Perhaps its Romanization was comparatively late in date and imperfect
in extent, but in the end the Britons generally adopted the Roman
speech and civilization, and in our island, as in Gaul and Spain and elsewhere, the difference between 'Roman' and 'provincial' practically
vanished. When about a.d. 410 the Roman rule in Britain ended, the
so-called 'departure of the Romans' did not mean an emigration of alien
officials, soldiers and traders, such as we might see to-day if English rule
ended abruptly in India or French rule in Algiers. It was administrative,
not racial. Rome ceased to send to Britain high military and civil
officials, and the imperial troops in the island were withdrawn or at least
no longer reinforced from without. But the officials were not numerous;
the troops had probably come long before to consist predominantly of local
recruits, and we may believe that not many Romans actually 'departed.'
On the other hand, we
know that the inhabitants of the island
continued for years to
'Romani.' The gap
between Briton and
Roman, visible enough
in the first century,
had become almost
obliterated by the
fourth century. The
townspeople and educated persons in Britain
employed Latin, as
casual words scratched
on tiles or pottery assist to prove, while on
the side of material
civilization the Roman element reigned
supreme. Before the
there had existed in the island a Late Celtic art of considerable merit,
best known for its metal-work and earthenware, and distinguished by its
fantastic use of plant and animal forms, its predilection for the 'returning spiral' ornament, and its enamelling. Somerset, as the preceding
chapter has shown, provides us with many striking specimens of this art,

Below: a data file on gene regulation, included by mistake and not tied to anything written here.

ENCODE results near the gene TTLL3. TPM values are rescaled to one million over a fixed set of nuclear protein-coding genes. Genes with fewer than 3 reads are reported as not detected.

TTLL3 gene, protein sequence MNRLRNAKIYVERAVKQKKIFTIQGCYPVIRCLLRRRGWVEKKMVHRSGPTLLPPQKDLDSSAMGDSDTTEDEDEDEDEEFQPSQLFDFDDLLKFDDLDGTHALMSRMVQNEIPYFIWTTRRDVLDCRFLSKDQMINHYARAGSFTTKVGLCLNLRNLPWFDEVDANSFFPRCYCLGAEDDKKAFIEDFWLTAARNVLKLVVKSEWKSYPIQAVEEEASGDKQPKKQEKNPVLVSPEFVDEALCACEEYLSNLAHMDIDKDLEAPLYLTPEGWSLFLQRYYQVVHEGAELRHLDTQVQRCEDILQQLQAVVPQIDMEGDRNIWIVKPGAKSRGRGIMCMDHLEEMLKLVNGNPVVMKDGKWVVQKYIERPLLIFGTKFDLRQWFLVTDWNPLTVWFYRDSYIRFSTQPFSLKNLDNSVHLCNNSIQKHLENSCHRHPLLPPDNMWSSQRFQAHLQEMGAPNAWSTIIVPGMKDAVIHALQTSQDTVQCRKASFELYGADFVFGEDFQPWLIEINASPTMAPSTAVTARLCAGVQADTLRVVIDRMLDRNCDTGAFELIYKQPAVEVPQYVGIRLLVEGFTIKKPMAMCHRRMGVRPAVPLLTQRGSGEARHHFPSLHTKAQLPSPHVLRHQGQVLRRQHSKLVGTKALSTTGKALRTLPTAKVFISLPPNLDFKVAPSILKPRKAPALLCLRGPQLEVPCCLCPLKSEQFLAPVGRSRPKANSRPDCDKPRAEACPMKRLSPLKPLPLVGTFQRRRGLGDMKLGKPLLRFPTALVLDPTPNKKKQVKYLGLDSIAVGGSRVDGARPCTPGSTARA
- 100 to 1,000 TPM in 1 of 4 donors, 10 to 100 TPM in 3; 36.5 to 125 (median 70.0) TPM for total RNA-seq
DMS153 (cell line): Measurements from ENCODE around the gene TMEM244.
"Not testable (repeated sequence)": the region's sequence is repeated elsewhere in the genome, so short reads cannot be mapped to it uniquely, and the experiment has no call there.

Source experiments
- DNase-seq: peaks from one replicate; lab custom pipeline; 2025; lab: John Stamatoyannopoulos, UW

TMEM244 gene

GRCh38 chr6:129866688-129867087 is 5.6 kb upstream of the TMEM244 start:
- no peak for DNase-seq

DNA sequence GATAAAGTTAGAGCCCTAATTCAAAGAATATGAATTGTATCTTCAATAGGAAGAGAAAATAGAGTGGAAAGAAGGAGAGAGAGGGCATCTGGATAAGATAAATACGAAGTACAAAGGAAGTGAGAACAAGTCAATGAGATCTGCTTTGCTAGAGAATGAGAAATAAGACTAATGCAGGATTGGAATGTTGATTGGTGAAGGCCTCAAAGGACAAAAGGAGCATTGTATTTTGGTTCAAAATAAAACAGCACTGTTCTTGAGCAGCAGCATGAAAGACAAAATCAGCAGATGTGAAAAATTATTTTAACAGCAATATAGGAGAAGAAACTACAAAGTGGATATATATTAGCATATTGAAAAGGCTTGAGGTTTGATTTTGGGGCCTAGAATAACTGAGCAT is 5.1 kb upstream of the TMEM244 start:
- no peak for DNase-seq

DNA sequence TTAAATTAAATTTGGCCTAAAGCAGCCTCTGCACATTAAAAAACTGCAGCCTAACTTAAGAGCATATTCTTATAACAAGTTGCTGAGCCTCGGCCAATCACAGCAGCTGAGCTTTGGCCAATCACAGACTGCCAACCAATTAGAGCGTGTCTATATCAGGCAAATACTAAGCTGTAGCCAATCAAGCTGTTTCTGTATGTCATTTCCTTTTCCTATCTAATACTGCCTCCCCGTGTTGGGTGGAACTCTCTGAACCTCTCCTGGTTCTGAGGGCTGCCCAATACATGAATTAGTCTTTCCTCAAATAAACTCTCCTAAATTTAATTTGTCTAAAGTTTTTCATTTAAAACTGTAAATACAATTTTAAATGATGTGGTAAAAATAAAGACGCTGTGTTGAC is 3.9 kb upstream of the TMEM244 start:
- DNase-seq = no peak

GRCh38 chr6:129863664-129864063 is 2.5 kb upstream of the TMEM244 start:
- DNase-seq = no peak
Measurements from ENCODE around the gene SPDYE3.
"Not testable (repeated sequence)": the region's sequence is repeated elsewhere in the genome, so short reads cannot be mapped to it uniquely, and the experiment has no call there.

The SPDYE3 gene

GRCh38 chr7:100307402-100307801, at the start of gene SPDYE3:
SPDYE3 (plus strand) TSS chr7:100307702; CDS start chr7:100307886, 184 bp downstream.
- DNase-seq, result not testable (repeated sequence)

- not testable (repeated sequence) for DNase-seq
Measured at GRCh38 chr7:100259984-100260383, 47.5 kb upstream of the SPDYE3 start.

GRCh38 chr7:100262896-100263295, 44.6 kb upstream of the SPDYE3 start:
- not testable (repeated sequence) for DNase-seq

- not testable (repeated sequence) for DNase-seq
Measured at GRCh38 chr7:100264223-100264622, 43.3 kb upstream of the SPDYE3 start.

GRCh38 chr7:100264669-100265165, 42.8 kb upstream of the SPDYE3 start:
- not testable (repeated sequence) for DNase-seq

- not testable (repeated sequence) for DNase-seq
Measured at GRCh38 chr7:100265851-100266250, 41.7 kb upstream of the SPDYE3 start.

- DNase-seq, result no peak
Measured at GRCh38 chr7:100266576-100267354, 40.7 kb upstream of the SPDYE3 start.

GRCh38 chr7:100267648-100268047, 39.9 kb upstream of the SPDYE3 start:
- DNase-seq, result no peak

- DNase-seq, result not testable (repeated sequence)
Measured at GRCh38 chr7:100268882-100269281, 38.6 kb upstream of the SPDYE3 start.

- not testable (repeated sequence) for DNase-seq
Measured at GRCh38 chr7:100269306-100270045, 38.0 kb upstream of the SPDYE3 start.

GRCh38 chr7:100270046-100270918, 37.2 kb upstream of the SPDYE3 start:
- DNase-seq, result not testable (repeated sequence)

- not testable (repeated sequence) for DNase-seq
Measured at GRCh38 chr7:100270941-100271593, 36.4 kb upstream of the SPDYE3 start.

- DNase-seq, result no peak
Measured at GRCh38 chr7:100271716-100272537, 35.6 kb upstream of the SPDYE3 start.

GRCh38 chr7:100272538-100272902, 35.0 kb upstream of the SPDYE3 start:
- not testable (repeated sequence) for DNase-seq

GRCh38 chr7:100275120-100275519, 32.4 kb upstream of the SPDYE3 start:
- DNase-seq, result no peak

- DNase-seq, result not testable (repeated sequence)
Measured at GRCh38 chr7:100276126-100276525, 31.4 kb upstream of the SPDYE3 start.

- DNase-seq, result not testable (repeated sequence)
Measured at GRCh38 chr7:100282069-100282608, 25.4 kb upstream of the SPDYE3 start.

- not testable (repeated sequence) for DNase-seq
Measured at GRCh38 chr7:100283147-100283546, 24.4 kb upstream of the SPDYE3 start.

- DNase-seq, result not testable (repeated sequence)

and some illustrations are introduced here for further comparison (figs. 2, 3).
Fig. 4. Samian Bowl of the First Century a.d.
This art now vanished. In a few places, as for instance in some potteries
of the New Forest and of the Nene Valley, its products survived as
local manufactures, but even these were modified by Roman influences.
Elsewhere, and not least in Somerset, we meet single specimens, usually
of metal work, which are Late Celtic in style but occur with remains
of the Roman period; but these are sporadic, and their definite
association with Roman objects is not always well attested. In general
the Late Celtic art met the fate which overtakes every picturesque
but semi-civilized art when confronted with an organized coherent
culture. Almost every important feature in Romano-British life was
Roman. The ground plans of the private houses form an exception; they indicate in all probability that the Romans, coming to
our shores from sunnier lands, accepted, as we might expect, some
features of the native types of dwellings. But the furniture of these
houses is Roman. The mosaic pavements and painted stucco and carved
stone-work which adorned them, the hypocausts which warmed them,
and the bathrooms which increased their comfort, were all equally
borrowed from Italy. The better objects of domestic use tell the same
tale. The commonest
good pottery is the red
ware called Samian or
Terra Sigillata (fig. 4).
This was copied from
an Italian original and
manufactured in Gaul,
and it completely superseded native manufactures as the fashionable
and favourite ware.
Nor were these foreign
elements confined to the mansions of the wealthy. Samian bowls and
rudely coloured plaster and makeshift hypocausts occur even in outlying
hamlets. (fn. 1)
But though the Romanization was thus tolerably complete, it must
be further qualified as a Romanization on a low scale. The more
elaborate and splendid and wealthy features of the Italian civilization,